What is the best time to exercise? If you can accommodate it – even if it’s about to go to bed. You may have heard that nighttime exercise can make it difficult to fall asleep, but that claim is not true: According to the National Sleep Foundation, a study of 1,000 people found that there were no significant differences in sleep quality between people who fell asleep within four hours falling asleep trained compared to those who had trained earlier in the day.
Regardless of the time of day you exercise, you will likely sleep better: In the National Sleep Foundation study, 83 percent of “vigorous exercisers” had “very good” or “fairly good” sleep quality, compared with just 56 percent of non-trainers surveyed . And exercising before bed could improve your quality of sleep even further: In a review of 23 different studies published in Sports Medicine, people who exercised within four hours of bedtime had more hours of deep sleep than those who did those workouts did not do. says RunnersWorld.com.
Getting a good night’s sleep is big on your early death risk, disease risk, and weight loss efforts as well. When you sleep less, you eat more … and not good quality, nutritious foods. A study published in Clinical Nutritional and Metabolism Care found that people who got less than seven hours of sleep increased their daily caloric intake by 14 percent, with most of those extra calories coming from high-carb foods.
Burn more calories with a bedtime workout and sleep better to control your appetite. Our fitness experts at The Leaf designed this quick bedtime exercise to aid you on your journey to wellness and weight loss! Remember to take an hour off after doing the exercise. This will help your body cool down and prepare for sleep – just like after a warm bath.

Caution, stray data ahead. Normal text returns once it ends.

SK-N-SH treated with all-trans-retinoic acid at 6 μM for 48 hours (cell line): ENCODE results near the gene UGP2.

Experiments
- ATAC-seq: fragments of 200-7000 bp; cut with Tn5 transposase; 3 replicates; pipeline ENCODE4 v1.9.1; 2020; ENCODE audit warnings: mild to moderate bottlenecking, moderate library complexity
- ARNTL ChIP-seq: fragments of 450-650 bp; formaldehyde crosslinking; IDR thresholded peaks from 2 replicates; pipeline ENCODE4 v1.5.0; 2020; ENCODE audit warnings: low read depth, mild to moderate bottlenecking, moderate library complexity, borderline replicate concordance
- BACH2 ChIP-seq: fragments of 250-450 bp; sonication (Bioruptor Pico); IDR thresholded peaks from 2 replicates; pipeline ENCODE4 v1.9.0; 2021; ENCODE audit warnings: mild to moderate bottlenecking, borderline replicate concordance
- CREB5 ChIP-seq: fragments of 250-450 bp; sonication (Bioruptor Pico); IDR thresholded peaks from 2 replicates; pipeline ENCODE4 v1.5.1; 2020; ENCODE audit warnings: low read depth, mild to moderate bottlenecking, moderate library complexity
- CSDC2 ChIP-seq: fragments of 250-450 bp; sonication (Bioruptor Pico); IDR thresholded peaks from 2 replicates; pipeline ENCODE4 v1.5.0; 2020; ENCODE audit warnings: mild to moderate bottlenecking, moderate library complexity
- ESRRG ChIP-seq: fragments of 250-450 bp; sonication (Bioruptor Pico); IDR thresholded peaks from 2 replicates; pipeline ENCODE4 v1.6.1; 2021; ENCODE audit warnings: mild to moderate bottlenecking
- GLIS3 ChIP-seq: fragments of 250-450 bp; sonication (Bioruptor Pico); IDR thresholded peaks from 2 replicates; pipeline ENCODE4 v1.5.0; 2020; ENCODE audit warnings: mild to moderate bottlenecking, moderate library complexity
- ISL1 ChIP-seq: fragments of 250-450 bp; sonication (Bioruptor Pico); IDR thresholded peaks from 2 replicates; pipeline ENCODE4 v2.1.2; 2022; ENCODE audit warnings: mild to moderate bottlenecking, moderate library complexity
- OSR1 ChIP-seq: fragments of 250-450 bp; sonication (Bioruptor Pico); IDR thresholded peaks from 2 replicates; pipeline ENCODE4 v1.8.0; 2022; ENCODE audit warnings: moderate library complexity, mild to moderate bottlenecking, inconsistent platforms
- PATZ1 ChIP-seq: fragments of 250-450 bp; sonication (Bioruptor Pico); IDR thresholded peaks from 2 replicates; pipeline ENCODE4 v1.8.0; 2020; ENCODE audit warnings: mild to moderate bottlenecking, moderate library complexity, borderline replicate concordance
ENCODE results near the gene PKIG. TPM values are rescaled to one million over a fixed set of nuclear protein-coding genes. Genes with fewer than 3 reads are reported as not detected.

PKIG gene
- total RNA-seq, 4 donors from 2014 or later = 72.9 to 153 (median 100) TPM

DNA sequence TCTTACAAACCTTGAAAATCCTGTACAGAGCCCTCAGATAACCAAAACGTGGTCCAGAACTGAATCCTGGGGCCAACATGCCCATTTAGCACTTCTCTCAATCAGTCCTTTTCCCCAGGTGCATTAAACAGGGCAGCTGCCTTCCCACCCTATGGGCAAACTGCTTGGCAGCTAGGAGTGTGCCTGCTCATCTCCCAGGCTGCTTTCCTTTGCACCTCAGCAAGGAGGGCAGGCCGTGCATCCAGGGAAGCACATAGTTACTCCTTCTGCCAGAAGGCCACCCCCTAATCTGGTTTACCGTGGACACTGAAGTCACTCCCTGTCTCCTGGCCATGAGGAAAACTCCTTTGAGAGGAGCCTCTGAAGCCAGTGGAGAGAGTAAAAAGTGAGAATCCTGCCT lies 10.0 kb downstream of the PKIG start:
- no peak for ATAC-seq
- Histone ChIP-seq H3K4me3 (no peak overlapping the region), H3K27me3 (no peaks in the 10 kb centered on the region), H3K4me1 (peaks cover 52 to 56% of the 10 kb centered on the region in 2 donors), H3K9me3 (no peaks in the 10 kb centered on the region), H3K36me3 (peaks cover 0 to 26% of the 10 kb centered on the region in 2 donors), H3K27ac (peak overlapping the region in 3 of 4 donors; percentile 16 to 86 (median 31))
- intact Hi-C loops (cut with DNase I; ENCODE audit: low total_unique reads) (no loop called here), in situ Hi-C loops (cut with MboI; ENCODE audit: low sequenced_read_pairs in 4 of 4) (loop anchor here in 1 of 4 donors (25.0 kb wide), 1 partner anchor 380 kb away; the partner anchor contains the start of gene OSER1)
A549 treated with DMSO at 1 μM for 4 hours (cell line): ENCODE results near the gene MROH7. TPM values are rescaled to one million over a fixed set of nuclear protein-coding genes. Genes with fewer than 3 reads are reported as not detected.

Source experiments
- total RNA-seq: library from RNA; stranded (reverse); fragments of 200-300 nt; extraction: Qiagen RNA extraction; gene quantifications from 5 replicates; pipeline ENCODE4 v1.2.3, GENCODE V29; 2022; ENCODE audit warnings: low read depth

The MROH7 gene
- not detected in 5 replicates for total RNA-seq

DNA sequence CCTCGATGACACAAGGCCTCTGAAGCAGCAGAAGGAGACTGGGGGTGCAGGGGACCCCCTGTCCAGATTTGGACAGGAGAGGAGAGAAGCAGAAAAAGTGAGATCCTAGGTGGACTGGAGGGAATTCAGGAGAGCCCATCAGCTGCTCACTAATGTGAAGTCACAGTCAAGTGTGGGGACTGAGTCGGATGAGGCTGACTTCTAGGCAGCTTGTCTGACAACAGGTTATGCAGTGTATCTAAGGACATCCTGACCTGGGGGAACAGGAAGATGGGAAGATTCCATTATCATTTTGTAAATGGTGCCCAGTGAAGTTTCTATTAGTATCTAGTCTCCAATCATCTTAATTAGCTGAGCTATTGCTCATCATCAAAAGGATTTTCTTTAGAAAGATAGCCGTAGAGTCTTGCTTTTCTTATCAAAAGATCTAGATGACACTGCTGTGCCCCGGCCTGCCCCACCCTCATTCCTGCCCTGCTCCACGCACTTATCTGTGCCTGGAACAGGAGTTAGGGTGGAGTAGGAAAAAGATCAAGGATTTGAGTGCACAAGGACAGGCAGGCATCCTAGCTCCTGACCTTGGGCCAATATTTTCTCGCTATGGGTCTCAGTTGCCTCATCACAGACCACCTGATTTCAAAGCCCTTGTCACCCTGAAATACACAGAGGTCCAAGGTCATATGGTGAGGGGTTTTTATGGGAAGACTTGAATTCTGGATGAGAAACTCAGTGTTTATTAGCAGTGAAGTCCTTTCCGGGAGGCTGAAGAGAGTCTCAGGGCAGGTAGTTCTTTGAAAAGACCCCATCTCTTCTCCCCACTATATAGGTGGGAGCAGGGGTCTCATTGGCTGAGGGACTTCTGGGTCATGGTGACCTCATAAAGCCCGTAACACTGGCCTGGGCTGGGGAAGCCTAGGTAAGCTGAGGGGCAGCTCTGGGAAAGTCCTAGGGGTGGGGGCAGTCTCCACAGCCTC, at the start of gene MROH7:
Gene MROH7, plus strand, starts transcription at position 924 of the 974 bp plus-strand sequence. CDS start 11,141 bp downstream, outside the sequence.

Start with some weight training.
Strength training any time of the day improves your sleep. However, doing strength training before bed can help you sleep more soundly and wake up less often at night. Of course, it can help with your weight loss goals as well: According to The Harvard Gazette, scientists found that men who did 20 minutes of “daily strength training” had less age-related belly fat gains than those who did the same amount of cardio work.
This bedtime workout is less intense so you don’t get too excited – or too sweaty – in the hours leading up to bed. Do all the sets of each exercise before moving on to the next exercise. Rest a minute between each exercise and each set.
Exercise 1: squats to the chair (or bed)
Stand with your feet hip-width apart, with your toes pointing slightly out of parallel. Push your hips back to initiate the squat and control your descent as you bend your knees to descend until you are seated in the chair. Keep your chest up and weight on your heels as you descend. With the weight of your body in your heels, push yourself back into a standing position without your hands. If this is too difficult, just do the lowering part of the squat – while sitting – then use your hands to get back up and repeat. Do four sets of five repetitions each. Over time, try to increase the repetitions.
Exercise 2: Elevated push-ups
Place your hands on the seat of the chair or on the fourth step of a flight of stairs. Take the classic push-up position: arms perpendicular to the upper body, your body in a straight line from head to heels. Bend your elbows to maintain that rigid body line to lower your chest towards the seat. To protect your shoulders from pain and injury, keep your elbows relatively close to your sides instead of spreading them out at a 90-degree angle. Press back to begin. If this is too difficult, try a wall push-up instead. Do four sets of four or more repetitions each.